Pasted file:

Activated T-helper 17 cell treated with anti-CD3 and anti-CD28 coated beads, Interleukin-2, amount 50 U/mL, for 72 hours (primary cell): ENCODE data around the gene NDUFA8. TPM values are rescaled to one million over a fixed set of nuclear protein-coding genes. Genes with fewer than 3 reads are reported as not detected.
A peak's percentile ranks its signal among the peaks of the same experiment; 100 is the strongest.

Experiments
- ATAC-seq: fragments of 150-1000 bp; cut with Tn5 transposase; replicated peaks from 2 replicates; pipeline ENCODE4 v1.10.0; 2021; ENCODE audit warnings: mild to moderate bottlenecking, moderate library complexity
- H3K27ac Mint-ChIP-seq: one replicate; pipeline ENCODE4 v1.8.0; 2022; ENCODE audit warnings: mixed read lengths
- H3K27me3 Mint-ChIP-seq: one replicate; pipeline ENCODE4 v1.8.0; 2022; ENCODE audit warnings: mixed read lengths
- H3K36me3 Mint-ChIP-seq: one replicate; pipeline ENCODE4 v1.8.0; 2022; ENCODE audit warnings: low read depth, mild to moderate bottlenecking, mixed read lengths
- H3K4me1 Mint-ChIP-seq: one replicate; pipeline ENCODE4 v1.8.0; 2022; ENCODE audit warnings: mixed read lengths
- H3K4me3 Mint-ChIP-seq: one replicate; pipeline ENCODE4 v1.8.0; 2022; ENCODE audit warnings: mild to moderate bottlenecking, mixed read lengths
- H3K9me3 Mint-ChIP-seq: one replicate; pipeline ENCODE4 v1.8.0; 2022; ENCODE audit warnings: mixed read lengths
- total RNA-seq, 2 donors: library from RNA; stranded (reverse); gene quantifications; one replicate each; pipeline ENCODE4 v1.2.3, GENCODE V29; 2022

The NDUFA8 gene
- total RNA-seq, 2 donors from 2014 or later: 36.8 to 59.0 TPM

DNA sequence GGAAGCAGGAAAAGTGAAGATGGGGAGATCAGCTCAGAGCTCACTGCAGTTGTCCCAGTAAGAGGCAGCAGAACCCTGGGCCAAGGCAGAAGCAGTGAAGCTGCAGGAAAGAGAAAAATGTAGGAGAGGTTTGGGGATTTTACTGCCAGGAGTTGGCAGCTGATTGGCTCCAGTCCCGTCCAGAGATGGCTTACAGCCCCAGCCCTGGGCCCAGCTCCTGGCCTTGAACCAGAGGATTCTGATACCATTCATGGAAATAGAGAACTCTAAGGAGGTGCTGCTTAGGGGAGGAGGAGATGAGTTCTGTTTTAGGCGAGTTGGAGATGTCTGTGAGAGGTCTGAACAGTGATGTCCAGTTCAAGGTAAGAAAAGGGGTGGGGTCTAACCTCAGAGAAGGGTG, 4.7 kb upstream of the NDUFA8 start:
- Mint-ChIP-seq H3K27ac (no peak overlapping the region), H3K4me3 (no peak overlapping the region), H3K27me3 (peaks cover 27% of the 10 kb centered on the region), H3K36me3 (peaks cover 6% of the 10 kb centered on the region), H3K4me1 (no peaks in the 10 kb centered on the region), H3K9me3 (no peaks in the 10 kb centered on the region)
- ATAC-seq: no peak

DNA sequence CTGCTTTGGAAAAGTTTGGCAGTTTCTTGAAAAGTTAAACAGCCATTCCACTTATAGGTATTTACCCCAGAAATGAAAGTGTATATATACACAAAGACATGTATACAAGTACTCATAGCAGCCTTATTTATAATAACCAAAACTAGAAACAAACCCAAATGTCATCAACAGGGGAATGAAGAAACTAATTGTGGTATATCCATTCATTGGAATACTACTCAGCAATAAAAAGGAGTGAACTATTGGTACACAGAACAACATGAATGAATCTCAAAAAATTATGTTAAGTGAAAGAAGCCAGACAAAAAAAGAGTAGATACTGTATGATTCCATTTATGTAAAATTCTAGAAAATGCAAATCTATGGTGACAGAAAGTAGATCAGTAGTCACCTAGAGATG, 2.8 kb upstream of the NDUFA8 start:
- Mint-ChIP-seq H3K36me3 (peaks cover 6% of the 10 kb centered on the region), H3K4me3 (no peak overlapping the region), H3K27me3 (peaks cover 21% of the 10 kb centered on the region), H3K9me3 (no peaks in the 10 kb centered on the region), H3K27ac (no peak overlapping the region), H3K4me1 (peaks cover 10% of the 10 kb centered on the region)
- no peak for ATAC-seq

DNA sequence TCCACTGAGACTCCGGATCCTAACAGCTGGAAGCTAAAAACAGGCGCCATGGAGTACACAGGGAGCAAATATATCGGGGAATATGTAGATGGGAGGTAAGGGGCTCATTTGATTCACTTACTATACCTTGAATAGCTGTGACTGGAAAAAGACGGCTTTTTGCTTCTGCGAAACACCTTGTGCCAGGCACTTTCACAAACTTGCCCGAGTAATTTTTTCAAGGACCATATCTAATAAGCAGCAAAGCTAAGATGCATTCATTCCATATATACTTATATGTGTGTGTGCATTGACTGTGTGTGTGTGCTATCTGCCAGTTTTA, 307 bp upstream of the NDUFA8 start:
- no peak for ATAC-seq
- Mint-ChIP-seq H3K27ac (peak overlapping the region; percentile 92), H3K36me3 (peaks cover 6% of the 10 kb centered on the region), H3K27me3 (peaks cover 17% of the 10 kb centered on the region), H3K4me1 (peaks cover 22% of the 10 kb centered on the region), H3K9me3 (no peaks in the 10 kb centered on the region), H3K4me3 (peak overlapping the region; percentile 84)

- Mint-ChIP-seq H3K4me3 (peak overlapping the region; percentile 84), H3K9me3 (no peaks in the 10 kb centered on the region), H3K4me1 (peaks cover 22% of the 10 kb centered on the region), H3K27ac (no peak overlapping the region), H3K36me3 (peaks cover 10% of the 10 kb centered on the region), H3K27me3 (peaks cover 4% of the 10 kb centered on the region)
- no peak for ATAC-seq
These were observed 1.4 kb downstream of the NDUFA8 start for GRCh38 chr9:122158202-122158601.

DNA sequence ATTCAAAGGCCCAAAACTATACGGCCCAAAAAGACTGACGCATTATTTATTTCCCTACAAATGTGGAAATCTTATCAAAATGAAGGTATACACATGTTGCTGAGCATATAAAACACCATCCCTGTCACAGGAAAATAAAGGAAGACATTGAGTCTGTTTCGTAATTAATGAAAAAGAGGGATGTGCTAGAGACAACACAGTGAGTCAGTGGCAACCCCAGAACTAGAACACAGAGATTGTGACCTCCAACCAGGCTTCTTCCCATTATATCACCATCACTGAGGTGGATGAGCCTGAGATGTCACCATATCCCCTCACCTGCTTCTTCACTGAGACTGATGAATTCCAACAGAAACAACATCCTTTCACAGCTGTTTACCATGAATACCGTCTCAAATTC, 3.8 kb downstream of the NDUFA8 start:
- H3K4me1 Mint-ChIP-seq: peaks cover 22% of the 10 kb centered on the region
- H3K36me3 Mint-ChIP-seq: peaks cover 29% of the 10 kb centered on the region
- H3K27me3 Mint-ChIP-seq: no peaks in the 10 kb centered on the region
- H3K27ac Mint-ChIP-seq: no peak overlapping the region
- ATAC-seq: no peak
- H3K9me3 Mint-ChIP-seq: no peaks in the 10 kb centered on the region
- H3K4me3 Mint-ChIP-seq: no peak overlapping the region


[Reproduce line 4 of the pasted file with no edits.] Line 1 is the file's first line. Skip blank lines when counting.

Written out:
- ATAC-seq: fragments of 150-1000 bp; cut with Tn5 transposase; replicated peaks from 2 replicates; pipeline ENCODE4 v1.10.0; 2021; ENCODE audit warnings: mild to moderate bottlenecking, moderate library complexity